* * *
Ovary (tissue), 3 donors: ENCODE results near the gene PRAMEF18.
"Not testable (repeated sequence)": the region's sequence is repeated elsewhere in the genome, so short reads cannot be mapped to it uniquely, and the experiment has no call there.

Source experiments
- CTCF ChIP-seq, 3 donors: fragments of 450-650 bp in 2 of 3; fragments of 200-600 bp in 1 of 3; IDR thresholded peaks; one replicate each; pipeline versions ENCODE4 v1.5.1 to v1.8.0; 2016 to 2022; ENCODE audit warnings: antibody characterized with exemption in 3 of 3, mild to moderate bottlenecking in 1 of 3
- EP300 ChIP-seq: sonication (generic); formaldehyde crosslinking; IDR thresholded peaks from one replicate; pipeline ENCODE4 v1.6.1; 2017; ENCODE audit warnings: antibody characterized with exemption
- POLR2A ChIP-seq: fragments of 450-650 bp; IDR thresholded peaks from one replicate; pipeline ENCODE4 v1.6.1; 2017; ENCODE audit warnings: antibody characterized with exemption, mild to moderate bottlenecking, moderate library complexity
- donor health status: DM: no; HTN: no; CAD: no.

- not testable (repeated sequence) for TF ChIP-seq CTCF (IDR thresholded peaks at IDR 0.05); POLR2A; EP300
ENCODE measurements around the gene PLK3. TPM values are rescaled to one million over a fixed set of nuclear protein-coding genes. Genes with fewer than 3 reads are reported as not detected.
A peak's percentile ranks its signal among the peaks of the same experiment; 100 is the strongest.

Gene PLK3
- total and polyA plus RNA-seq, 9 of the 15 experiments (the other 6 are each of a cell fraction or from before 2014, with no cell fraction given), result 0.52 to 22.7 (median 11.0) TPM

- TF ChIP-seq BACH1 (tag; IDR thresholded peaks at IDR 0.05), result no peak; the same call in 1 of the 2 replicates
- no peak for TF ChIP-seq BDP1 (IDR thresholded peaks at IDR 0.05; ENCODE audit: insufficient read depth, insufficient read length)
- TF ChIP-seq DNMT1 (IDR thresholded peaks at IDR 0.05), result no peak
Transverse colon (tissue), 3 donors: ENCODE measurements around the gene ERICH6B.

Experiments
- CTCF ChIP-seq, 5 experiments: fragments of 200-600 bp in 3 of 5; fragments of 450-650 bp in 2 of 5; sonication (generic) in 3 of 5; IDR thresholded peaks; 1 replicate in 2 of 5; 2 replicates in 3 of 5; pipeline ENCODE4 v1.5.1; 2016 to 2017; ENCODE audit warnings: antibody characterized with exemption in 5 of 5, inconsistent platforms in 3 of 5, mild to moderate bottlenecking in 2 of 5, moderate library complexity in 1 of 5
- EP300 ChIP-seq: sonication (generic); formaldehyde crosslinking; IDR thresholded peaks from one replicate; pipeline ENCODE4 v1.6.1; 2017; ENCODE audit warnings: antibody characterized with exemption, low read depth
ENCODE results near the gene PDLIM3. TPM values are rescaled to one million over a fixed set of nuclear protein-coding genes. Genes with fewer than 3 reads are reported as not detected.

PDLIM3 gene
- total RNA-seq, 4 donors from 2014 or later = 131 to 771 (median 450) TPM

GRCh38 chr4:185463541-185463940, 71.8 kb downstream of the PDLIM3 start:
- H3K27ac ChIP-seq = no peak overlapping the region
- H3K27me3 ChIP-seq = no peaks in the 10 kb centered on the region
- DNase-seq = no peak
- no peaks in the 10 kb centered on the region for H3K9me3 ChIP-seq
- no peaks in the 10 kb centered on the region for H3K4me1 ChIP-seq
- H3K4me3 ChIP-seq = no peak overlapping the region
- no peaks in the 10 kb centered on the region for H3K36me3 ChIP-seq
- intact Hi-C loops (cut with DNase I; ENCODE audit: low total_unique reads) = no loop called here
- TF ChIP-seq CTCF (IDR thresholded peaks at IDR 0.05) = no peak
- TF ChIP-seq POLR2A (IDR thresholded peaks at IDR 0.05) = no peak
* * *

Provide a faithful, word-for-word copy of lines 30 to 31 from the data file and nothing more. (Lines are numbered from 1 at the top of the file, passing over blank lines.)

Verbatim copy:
- no peaks in the 10 kb centered on the region for H3K36me3 ChIP-seq
- intact Hi-C loops (cut with DNase I; ENCODE audit: low total_unique reads) = no loop called here